Toddler locks mom’s iPhone for 47 years

“A two-year-old boy in Shanghai disabled his mother’s iPhone for the equivalent of 47 years after playing with it and repeatedly entering the wrong passcode, according to a Chinese media report,” Kristin Huang reports for The South China Morning Post.

“The incident happened in January after the phone was given to the child to watch educational videos online, the news website said,” Huang reports. “The mother returned home one day and when she checked the phone found it had been disabled for 25 million minutes by pressing keys repeatedly when the handset requested the passcode be inputted, according to the article. Each time the wrong keys were pressed the phone was disabled for a period of time, the report said.”

“A phone technician at an Apple store in Shanghai was quoted as saying that the woman could either wait years to try to input her passcode again or wipe the contents of the handset clean and then reinstall files,” Huang reports. “‘I couldn’t really wait for 47 years and tell my grandchild it was your father’s mistake,’ the woman was quoted as saying.”

Read more in the full article here.

MacDailyNews Take: It wouldn’t be their father’s mistake. It’d be their grandmother’s.

Note: If you enter the wrong passcode on an iOS device six times in a row, you’ll be locked out and a message will say that your device is disabled. Unless you made a backup before you forgot your passcode, there isn’t a way to save your device’s data. You’ll need to erase your device, which deletes all of your data and settings. You’ll need to erase your device. More info here


    1. as in…
      “wipe the contents of the handset clean and then reinstall files”


      This can be done with iTunes or iCloud (if you purchased additional storage space).

      The point being that the info on the phone would first need to be erased. If she hadn’t performed an iCloud or iTunes backup her data would be lost forever.

  1. How about only allowing continuation of password/passcode attempts after entering a phrase or solving a problem so that the user is protected against both malicious attempts and toddlers?

    1. The reason it is such a long time is in part to keep theives, foreign governments,the FBI & cops out as well as thieves. If Apple put in a “reasonable” time the bad actor, whoever they are, would just have to wait a “reasonable time” to get into the phone.

      Apple’s stance is your data is your data and no one else’s, no matter who is trying to get into the phone. I agree with that wholeheartedly.

      1. NDW: Who does it serve having a 47 year timeout? If you are scared of governments, enable the 10 fail auto-wipe feature. For normal people, a 1 hour limit should be fine.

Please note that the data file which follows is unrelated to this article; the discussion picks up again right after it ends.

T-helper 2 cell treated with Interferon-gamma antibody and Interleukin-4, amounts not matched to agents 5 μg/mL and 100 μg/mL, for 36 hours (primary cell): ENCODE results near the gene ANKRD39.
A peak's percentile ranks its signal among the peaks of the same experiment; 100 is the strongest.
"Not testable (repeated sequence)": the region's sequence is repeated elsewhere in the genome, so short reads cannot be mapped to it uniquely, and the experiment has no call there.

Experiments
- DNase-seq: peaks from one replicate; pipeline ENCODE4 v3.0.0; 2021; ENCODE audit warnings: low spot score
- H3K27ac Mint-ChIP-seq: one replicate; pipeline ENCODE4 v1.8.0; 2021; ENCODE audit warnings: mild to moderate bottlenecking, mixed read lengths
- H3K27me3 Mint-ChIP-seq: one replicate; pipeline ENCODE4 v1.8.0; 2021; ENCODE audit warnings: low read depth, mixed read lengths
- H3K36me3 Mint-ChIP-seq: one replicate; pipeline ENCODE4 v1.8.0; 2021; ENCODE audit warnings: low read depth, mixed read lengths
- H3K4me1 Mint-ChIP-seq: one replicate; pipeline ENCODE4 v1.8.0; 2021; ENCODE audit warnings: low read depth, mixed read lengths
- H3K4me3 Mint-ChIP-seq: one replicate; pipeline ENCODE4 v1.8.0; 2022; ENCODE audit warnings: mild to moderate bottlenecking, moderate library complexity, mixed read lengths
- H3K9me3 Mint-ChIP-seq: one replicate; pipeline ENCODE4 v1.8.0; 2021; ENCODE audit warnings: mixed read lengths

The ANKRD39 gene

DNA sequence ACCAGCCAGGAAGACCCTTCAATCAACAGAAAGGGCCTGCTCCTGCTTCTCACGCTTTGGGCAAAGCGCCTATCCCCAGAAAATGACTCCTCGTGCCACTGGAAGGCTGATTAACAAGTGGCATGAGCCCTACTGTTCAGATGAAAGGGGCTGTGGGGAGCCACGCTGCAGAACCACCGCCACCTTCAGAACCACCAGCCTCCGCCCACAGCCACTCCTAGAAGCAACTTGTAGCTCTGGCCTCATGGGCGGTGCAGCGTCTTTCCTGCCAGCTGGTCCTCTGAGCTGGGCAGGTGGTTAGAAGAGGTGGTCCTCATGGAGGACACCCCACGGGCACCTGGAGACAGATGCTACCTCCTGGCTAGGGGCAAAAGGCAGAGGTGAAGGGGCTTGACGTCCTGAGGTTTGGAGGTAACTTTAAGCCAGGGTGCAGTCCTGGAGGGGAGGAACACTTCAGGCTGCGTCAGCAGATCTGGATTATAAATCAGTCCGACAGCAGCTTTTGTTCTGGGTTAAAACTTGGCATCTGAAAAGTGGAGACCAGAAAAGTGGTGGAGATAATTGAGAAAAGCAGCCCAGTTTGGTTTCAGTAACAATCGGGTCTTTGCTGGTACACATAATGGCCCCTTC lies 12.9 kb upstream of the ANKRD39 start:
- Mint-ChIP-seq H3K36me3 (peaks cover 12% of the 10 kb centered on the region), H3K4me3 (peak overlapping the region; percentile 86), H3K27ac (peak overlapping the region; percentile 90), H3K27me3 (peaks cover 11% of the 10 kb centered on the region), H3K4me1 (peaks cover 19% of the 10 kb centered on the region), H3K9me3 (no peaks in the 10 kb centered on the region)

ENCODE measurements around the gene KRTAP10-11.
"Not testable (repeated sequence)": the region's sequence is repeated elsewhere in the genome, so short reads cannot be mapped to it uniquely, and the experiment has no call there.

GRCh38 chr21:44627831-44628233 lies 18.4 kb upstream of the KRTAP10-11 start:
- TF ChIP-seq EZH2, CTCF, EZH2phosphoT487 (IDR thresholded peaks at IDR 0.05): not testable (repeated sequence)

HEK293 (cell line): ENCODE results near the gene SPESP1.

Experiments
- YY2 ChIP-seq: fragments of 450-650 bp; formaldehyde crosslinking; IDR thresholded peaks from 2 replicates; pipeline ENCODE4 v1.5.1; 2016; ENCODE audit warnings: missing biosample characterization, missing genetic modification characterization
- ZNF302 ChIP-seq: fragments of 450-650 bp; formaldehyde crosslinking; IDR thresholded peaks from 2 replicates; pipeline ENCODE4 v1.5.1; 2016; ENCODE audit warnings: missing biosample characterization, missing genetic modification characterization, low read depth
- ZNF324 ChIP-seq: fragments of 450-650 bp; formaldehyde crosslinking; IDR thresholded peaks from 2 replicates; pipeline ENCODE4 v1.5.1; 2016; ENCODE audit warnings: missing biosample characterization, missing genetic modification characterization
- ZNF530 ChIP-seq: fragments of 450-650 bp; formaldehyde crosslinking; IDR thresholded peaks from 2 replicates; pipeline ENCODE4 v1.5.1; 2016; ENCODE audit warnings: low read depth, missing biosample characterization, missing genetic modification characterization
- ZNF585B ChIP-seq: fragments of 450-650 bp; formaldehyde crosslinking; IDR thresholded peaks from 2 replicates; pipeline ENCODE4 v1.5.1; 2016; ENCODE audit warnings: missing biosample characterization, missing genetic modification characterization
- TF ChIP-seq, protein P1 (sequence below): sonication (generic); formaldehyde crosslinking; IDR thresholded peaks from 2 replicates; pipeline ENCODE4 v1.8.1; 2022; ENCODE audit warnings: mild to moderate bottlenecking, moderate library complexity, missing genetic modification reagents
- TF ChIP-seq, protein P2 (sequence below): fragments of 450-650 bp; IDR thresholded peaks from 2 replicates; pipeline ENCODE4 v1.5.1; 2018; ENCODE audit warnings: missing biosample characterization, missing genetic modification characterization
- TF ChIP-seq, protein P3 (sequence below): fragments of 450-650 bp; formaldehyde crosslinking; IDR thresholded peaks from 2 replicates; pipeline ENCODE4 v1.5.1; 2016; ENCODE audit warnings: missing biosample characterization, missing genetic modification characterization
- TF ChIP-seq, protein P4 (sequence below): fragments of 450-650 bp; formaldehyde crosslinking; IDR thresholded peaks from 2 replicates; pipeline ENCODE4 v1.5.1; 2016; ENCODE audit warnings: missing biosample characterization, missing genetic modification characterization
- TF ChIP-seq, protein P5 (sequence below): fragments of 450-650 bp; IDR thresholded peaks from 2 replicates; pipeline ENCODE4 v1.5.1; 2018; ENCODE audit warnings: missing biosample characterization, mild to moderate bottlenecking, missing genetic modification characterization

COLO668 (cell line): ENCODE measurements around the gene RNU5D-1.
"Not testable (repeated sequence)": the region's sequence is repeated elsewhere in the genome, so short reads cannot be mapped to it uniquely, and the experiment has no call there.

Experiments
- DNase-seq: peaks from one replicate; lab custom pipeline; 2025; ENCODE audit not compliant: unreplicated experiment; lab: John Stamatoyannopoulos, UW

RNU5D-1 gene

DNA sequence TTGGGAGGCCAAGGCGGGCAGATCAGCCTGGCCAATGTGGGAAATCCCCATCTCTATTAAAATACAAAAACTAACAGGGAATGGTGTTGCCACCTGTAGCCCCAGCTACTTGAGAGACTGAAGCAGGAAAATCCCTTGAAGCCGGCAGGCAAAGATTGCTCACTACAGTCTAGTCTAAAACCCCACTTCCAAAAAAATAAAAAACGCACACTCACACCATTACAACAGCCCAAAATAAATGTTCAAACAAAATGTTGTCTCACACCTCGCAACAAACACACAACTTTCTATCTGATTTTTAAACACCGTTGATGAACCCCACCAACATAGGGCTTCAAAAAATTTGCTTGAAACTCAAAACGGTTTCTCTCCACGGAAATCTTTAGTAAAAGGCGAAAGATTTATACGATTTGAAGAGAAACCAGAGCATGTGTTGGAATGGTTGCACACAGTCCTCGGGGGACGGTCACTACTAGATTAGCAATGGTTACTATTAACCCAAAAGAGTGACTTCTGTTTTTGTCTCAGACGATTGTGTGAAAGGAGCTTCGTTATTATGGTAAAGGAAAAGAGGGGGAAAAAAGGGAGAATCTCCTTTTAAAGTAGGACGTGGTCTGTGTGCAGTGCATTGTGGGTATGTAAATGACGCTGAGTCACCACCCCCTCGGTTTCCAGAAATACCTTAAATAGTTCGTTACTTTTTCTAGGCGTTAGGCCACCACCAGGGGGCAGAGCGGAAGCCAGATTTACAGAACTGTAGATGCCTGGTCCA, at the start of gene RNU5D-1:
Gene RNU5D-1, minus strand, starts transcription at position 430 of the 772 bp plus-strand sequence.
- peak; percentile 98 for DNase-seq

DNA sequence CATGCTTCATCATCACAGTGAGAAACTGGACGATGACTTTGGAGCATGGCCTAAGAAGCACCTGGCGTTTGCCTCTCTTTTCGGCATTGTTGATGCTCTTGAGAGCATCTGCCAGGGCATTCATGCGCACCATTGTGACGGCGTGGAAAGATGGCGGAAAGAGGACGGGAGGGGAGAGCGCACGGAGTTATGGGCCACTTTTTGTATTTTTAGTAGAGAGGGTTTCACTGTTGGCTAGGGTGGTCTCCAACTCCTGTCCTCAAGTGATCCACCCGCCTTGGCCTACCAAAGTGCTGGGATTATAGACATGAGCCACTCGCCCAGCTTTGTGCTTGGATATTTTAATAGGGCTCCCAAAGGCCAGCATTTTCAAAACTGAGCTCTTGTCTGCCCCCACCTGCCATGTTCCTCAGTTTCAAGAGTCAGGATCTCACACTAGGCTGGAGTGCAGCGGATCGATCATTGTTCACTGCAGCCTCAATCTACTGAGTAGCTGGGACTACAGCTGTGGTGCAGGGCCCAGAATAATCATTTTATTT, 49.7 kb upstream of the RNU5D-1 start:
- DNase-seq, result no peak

1. The iPhone didn’t have a 47-year timeout.

          Supposedly the kid keep imputing the wrong passcode, which kept adding to the standard ‘timeout’ period though I don’t buy it because my iPad 2 (close enough) is set to wipe itself after 11 attempts, which makes the whole cumulative time of 47 years a bit outlandish sounding.

          I’m sure it’s even possible no matter what iOS device you’re working with, for that matter.

          1. Total minimum time required to input all 11 attempts at a correct passcode and fail is 141 minutes at which point the iPhone goes black screen and erases all data and becomes an unusable brick. The two year old would lose interest and go play with something else long before then.

      2. Right. And thanks to Apples narrow vision here, my data won’t even be mine anymore either because it will be locked for 47 years.
        I should be free to let my kid play with my iPhone without worrying he can disable it in such a fashion if it locks while he’s using it.

        Apple should realize there is a far better chance that someone’s kid is playing with a phone and inadvertently disabling it, than there is that someone is actually trying to unlock the phone by guessing the password over and over. Seriously, what are they smoking ? Or are they all a bunch of hippies and millenials with no inkling of what its like to have a family or kids.
        There has to be compromise. No way should the delay time reach such retarded levels!

  2. Hmmm. I worked for Apple for several years and this ain’t really news. I saw a lot of handsets locked for xXx minutes. Often equivalent to dozens of years. Whether or not newer os has made this impossible or not it can happen. It’s far from unique. As an aside – the volume of iCloud unlock requests into Apple stores are astronomical. Apple has work to do to solve the issues of the everyday stupid.

  3. WOW that’s effing absurd of Apple. I thought it locked for 5 minutes then 10 then 15 but had no idea it went to up to such idiotic limits.
    That is really very stupid that Apple does that, it should just disable for 10, 15, 30 whatever minutes each time. That still makes it very hard to crack.
    It should NEVER be permanent. The real passcode should unlock it when it “wakes up” from being disabled. I hope this is a setting, I know there’s one for wiping after so many tries.

  4. Mine did the same (without any fiddling from a small child)
    Plugged in an old phone to charge/wipe in order to sell it.
    It was the first time it had been used in about six months.
    It told me I was locked out for 24,627,918 minutes. (Just shy of 47 years)
    Plugging it into iTunes soon fixed it.

  5. I call BS. This phone was either jailbroken, or this toddler kept trying to unlock the phone for a decade. Each time you lock the phone, the wait time goes up.
    1 min, 5 min, 15 min, 60 min. 6 hours etc. To get to 47 years, it’s likely that it would have had to get to 2 years first…

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